Discussion in 'Jukwaa la Elimu (Education Forum)' started by Game Theory, Oct 10, 2008.
So he could see what an idiot he was.
What about Ludwig Von Mises, that Austrian darling of libertarians and his seminal "Human Action". Some devotees of the so called "Austrian Economics" hail this tome as the capitalist's answer to Karl Marx's "Das Kapital".
I tried to hang at their parties for a minute but they are all old, plus they are all Republicans, so parties with no black people (not that Im racist but having every crazy libertarian nerd chick ask you about the history of Haiti just because you are black is no fun)
Pundit, ur second paragraph has made my evening!!!!
was having this conversation with a friend who happens to have read Kleins book as well. I just don't think republicans and their free marketers friends have hijacked the economic debate, I believe they've just looted all the wealth to themselves and now play a mix of "Monopoly" and "Risk" to which we related very little. Hijacking implies a ransom, you pay it and everything goes back to "normal", whatever it is. I cannot think of something we might do to have a gold standard economy that protects small businesses and consumers ever again. We, consumers, very seldom have any notion to how our habits can affect wealth transfer. We know very little how the economy works, and the way education goes, we will know even less in the future.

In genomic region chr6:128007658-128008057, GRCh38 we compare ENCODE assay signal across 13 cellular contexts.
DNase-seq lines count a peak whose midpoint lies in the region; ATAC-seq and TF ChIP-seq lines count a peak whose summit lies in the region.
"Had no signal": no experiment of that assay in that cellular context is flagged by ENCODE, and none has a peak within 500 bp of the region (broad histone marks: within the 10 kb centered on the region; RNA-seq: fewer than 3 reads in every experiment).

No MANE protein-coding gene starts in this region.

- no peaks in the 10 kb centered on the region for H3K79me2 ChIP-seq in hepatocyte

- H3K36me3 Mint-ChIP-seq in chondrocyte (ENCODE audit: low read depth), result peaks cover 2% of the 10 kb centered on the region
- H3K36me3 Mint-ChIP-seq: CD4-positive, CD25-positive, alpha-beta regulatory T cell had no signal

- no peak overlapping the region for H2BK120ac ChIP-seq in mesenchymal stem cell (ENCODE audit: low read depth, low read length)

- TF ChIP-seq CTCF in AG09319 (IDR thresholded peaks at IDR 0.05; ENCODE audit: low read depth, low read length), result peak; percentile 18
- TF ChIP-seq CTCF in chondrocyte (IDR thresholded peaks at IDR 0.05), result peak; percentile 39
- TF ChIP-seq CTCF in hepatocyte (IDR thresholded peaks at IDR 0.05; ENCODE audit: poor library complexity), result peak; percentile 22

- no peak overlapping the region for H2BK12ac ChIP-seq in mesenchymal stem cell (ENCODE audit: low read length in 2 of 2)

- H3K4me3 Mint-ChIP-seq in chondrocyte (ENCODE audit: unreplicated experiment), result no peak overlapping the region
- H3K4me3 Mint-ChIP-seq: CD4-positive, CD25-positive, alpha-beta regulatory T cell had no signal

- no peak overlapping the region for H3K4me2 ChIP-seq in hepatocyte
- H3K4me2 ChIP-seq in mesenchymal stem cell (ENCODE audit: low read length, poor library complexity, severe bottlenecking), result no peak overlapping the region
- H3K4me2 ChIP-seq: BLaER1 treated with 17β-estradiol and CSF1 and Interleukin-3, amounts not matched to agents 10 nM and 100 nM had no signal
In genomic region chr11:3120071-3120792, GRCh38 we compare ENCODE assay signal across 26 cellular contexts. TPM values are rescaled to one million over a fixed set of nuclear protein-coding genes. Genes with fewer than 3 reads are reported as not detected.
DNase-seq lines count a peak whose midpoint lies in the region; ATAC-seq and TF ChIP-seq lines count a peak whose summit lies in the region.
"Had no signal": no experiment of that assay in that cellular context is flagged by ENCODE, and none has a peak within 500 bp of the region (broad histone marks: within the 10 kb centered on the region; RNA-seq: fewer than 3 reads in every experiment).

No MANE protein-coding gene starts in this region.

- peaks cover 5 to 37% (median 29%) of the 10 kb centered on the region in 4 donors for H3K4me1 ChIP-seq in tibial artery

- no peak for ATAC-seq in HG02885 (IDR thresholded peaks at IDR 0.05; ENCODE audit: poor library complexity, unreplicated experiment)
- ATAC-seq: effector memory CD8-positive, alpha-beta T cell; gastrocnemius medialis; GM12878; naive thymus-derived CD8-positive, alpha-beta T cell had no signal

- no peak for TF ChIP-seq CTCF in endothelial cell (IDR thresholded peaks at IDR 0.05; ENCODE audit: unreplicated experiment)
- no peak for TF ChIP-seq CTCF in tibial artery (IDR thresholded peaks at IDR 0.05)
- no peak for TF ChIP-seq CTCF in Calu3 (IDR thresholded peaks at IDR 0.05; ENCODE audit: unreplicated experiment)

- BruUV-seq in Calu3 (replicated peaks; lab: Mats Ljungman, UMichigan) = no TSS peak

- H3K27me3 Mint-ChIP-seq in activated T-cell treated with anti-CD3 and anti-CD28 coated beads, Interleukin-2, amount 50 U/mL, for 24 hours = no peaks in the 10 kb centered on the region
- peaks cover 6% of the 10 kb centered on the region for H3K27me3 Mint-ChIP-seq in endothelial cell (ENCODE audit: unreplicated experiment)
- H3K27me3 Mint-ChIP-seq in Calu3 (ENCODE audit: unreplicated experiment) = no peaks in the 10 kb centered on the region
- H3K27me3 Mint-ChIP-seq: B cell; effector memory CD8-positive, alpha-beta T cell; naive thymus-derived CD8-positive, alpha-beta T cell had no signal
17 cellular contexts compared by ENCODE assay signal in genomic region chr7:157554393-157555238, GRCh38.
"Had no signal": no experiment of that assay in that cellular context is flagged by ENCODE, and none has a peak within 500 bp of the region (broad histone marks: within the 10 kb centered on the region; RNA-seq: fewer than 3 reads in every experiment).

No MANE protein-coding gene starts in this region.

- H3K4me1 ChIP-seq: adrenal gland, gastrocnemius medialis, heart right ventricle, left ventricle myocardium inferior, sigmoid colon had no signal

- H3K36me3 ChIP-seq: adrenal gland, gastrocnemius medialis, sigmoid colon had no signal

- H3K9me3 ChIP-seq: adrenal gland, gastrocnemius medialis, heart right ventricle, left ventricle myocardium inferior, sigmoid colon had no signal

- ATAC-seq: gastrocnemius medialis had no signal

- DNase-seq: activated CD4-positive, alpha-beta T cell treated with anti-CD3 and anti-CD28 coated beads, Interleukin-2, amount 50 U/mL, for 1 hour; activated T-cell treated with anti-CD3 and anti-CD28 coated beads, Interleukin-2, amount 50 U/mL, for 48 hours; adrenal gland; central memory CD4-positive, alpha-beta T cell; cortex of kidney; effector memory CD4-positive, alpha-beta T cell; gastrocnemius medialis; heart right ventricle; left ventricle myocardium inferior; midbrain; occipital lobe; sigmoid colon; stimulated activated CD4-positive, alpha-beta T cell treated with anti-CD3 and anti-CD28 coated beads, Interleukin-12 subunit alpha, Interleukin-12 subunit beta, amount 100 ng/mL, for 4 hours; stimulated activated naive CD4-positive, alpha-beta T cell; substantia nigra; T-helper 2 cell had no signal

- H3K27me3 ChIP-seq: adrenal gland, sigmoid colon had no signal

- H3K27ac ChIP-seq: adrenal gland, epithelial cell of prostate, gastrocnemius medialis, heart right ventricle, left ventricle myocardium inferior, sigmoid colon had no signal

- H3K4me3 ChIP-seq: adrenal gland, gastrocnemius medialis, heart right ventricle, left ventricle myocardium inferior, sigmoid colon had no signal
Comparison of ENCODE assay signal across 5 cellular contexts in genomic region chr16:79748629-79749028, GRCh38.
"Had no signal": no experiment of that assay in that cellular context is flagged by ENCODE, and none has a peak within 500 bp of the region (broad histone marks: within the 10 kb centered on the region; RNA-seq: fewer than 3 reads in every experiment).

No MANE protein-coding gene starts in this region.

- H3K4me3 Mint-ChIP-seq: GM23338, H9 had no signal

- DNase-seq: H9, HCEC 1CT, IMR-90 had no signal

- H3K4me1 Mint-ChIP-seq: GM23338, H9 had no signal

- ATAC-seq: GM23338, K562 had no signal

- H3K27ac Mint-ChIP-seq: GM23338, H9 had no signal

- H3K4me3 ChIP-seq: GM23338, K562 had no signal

The economic paradigm is very interesting, for it works with the notion that everyone will behave focusing in ever-growing profit. This was later mathematically explained by John Nash and the Game Theory. Funny thing is that many researchers found out that this behaviour does not apply to most of the population: one piece of research by RAND Corporation classified the vast majority of its subjects - its own staff - as "unfit" individuals because they made "altruistic choices" in a game theory experiment. Later, Professor Nash himself pointed out that he was in a psychotic state, very paranoid, when he implied that everyone is awfully greedy and selfish, and that the maths should be revised based in behavioural experiments. Other work showed that mostly economists and psychopaths make selfish choices.
Questioning if this phenomenon was caused by the education in a course of Economics (transforming otherwise altruistic youngsters into greedy monsters), a group in Canada found out that actually "greedy" people chose to go into economics: more than three quarters of 1st years (before the beginning of classes) made "greedy" choices in their experiment.
That says a lot. The greedy ones have the reigns. Shall we test all the economists and pick the rare altruistic guys to be our ministers?